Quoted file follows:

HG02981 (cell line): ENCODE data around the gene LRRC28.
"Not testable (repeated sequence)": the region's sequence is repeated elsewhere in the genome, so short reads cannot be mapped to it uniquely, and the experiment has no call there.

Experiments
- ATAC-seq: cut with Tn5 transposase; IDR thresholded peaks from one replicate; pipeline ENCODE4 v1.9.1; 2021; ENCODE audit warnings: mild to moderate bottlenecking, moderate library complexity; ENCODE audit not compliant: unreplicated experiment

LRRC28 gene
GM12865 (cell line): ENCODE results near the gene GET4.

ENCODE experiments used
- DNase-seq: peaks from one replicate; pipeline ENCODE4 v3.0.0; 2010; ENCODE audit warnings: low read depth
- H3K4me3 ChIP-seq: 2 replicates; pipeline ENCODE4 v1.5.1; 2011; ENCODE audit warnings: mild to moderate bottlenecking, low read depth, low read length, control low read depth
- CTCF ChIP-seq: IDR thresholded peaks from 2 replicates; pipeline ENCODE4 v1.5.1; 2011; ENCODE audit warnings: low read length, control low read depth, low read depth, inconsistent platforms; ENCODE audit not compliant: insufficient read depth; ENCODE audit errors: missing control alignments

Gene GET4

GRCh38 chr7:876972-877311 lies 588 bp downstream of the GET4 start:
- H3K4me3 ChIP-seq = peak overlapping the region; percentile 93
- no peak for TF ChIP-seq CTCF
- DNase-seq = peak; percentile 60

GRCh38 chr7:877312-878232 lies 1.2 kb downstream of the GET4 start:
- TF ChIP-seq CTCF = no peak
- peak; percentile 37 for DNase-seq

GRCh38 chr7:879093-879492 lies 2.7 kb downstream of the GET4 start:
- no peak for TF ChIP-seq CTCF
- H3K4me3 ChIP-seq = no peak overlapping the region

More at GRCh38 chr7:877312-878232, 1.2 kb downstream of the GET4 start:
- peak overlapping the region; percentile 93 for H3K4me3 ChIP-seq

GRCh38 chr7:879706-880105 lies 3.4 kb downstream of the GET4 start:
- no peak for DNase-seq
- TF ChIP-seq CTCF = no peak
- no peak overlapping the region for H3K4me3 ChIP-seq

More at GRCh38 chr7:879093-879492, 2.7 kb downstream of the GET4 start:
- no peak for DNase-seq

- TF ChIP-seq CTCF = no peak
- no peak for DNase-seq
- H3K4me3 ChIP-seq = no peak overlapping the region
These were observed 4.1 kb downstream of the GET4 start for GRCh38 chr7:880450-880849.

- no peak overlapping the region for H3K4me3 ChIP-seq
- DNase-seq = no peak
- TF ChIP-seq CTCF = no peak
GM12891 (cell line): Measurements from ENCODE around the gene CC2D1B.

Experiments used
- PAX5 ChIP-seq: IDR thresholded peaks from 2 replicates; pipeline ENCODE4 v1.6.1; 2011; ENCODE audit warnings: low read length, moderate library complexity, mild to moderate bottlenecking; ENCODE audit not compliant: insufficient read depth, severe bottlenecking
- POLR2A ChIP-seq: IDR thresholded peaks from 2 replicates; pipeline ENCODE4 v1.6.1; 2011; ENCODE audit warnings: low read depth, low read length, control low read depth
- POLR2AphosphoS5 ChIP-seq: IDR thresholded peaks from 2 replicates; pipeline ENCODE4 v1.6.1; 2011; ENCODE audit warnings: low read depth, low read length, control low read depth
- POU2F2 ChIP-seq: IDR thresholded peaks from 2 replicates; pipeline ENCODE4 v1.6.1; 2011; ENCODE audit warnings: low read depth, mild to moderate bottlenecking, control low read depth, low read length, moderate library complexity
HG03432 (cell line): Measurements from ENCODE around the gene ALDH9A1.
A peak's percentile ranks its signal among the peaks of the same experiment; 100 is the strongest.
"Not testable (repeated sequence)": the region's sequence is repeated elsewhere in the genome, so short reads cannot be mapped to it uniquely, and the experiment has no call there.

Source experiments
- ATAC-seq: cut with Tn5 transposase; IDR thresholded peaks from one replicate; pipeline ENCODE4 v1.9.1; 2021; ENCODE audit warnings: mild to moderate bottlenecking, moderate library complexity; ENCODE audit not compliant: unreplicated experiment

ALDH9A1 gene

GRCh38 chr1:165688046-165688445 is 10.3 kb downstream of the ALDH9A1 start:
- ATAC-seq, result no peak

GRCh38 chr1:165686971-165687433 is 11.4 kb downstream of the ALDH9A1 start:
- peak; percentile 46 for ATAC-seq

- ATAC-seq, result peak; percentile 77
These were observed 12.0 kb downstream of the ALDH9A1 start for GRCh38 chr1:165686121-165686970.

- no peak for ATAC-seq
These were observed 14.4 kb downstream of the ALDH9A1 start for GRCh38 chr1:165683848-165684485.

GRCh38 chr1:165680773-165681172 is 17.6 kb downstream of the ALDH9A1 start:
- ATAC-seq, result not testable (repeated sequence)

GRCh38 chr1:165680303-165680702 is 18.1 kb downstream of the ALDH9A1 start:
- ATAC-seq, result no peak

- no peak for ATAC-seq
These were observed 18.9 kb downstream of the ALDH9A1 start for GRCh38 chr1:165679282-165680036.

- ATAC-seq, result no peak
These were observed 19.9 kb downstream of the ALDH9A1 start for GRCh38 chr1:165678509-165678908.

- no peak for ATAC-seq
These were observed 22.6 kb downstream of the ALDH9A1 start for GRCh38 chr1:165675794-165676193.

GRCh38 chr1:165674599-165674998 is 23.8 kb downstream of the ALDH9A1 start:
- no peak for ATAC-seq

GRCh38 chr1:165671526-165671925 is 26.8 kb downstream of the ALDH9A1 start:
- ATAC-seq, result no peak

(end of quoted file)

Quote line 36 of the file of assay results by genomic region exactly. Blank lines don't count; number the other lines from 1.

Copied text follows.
- TF ChIP-seq CTCF = no peak